Consistent with President Donald Trump’s executive order “Fighting the Spread of COVID-19 by Providing Assistance to Renters and Homeowners,” the U.S. Department of Housing and Urban Development has reiterated the Trump administration’s commitment to minimize displacement and evictions resulting from the COVID-19 global pandemic national emergency. HUD is reminding all grantees – states, cities, communities and nonprofits – who received Emergency Solutions Grants (ESG) or Community Development Block Grant (CDBG) funds that they may use these funds to provide rental assistance or other aid to individuals experiencing financial hardship because of the pandemic and are at risk of being evicted, consistent with applicable laws, regulations and guidance.

“From day one of this pandemic, the administration has done everything in our power to ensure that the American

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Hartford Tenant Lawsuit Alleges HUD Violated Fair Housing Act

A group of former residents from Hartford’s North End is taking on the U.S. Department of Housing and Urban Development. The Center for Leadership and Justice filed suit on their behalf Wednesday, claiming that HUD failed to reduce segregation when giving them options for new housing.

Tenants endured black mold hanging from the ceiling. Mothers watched mice run through their children’s cribs on the baby monitor. These claims were listed by members of the groups filing the suit outside Barbour Garden Apartments Wednesday.

“Every family we talked to who had kids had at least one kid with asthma, which can be triggered or exacerbated by mold.” said Erin Boggs, the Executive Director of the Open Communities Alliance, one of the groups working on this lawsuit.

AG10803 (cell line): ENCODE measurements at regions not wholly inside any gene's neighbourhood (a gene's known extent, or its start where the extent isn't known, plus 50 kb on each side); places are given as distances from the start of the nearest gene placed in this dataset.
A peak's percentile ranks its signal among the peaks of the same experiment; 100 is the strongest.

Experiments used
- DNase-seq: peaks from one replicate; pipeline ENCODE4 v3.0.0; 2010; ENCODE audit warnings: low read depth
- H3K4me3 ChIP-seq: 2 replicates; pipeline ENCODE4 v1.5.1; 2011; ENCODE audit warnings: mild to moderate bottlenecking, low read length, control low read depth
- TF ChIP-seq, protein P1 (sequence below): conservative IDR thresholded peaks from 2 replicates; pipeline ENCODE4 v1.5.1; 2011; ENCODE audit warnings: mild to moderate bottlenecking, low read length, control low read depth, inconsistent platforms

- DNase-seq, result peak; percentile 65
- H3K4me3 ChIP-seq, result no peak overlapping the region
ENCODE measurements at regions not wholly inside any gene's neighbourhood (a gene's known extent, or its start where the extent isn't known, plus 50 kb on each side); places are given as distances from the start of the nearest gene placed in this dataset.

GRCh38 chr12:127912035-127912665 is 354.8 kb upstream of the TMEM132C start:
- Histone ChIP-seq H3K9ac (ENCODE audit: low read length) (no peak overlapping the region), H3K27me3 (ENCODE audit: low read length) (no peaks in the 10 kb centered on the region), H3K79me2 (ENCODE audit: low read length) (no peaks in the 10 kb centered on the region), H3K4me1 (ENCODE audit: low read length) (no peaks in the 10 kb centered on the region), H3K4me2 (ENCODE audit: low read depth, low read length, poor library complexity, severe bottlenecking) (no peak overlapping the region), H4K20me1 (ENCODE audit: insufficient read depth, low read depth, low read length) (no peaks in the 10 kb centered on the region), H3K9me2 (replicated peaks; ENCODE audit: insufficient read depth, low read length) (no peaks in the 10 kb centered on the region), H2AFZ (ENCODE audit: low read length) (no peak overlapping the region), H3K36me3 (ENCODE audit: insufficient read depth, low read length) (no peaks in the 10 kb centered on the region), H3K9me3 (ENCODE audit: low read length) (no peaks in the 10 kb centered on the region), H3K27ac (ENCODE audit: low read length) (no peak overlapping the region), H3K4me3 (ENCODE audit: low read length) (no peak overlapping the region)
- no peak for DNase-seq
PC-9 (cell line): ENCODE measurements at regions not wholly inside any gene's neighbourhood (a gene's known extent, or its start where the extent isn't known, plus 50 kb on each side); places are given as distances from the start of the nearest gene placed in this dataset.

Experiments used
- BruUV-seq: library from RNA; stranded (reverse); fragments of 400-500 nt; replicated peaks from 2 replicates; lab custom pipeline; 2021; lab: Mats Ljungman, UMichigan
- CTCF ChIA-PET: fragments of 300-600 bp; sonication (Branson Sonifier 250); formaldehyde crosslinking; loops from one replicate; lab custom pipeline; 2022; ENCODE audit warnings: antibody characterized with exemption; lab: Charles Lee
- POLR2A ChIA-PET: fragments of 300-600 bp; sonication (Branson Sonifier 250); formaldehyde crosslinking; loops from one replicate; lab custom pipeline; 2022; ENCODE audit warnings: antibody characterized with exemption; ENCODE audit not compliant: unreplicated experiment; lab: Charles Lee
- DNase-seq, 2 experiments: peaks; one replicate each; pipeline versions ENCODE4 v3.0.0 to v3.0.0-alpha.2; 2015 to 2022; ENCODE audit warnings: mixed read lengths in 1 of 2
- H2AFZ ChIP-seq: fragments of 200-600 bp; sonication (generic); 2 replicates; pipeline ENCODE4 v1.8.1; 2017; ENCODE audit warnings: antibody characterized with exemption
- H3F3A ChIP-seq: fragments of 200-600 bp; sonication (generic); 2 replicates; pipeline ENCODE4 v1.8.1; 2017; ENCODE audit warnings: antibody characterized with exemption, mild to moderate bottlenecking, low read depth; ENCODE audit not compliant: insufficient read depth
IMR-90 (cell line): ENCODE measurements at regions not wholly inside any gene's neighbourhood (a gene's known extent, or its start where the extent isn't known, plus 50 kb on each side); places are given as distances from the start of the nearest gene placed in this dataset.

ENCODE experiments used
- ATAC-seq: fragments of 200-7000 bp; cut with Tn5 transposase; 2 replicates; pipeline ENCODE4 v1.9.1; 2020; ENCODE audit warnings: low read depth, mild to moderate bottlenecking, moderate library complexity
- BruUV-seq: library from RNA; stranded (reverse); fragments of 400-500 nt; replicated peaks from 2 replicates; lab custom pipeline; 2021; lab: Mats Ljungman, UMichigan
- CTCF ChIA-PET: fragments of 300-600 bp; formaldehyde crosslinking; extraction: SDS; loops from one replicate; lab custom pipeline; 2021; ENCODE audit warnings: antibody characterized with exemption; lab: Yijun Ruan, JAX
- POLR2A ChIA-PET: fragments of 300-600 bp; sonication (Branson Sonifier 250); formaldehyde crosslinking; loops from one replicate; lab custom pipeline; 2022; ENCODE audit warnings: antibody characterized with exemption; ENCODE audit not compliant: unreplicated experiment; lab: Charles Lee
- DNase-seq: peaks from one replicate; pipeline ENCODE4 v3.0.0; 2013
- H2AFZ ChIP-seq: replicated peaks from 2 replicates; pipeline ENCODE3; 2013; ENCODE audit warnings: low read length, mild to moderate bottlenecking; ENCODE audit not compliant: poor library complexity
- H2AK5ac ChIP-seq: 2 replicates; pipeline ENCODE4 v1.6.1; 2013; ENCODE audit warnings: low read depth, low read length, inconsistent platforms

“One of our clients discussed how she had witnessed—outside her building with her son—an execution style shooting,” Boggs said of one of the tenants who

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Hartford families sue HUD; allege Fair Housing Act violations

For years, Marina Ilarraza’s family lived in a government-subsidized apartment in Hartford’s North End where mold adorned the shower, the windows wouldn’t shut, the heat worked sporadically and the water ran brown.

In the basement, a sewage backup left behind fleas and rotting cats. Drug violence in the neighborhood often prevented her children from playing outside.

She wanted out but had few options – until 2019, when the U.S. Department of Housing and Urban Development ended the last of its contracts with the landlords of the Ilarrazas’ apartment and two others in the city because of the deplorable conditions inside.

Ilarraza had hoped that the Section 8 Housing Choice Voucher that HUD gave her would help her find a better place, but she and others who had lived in the three apartments soon found that they had very few options. Some – including Ilarraza – wound up stuck in Hartford,

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HUD official to Chicago: delay shredder’s final permit

CHICAGO (AP) — Chicago should delay a final operating permit to the owner of a scrap shredder while the government looks into whether a pending move to the city’s southeast side would violate the rights of residents there, a U.S. Housing and Urban Development official said.

In a letter to the city’s law department, Lon Meltesen, director of HUD’s Office of Fair Housing and Equal Opportunity in Chicago, said a city permit likely would hurt a civil rights inquiry into General Iron’s proposed move, the Chicago Tribune reported.